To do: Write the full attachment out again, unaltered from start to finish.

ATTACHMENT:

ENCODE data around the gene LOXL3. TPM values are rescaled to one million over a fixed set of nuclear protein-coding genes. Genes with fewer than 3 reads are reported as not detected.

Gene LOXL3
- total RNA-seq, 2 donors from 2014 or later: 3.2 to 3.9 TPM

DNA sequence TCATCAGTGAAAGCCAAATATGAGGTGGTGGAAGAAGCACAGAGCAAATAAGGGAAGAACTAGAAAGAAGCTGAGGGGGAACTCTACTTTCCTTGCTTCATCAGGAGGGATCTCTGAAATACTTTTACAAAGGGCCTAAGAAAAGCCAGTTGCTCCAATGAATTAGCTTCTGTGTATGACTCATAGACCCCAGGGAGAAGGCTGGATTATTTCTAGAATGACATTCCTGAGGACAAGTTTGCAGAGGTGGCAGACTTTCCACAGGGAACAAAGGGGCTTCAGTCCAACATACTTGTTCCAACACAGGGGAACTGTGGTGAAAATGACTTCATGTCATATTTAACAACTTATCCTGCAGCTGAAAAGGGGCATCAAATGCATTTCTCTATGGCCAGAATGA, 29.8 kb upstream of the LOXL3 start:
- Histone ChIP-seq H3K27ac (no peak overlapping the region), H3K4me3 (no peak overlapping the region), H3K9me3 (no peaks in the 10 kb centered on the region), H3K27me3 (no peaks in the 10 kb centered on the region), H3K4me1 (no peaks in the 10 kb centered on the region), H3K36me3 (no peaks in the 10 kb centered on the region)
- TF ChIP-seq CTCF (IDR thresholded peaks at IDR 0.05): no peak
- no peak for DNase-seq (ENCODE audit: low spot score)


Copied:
ENCODE data around the gene LOXL3. TPM values are rescaled to one million over a fixed set of nuclear protein-coding genes. Genes with fewer than 3 reads are reported as not detected.

Gene LOXL3
- total RNA-seq, 2 donors from 2014 or later: 3.2 to 3.9 TPM

DNA sequence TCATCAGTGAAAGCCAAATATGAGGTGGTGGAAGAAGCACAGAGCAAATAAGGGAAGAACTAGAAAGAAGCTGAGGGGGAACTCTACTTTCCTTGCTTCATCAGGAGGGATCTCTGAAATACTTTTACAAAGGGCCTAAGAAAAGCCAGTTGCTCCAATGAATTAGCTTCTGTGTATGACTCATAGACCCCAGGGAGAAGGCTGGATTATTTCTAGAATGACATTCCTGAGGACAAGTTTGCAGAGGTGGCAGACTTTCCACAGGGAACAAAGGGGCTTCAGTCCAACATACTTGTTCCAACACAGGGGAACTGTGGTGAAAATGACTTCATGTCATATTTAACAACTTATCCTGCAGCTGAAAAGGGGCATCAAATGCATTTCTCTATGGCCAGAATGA, 29.8 kb upstream of the LOXL3 start:
- Histone ChIP-seq H3K27ac (no peak overlapping the region), H3K4me3 (no peak overlapping the region), H3K9me3 (no peaks in the 10 kb centered on the region), H3K27me3 (no peaks in the 10 kb centered on the region), H3K4me1 (no peaks in the 10 kb centered on the region), H3K36me3 (no peaks in the 10 kb centered on the region)
- TF ChIP-seq CTCF (IDR thresholded peaks at IDR 0.05): no peak
- no peak for DNase-seq (ENCODE audit: low spot score)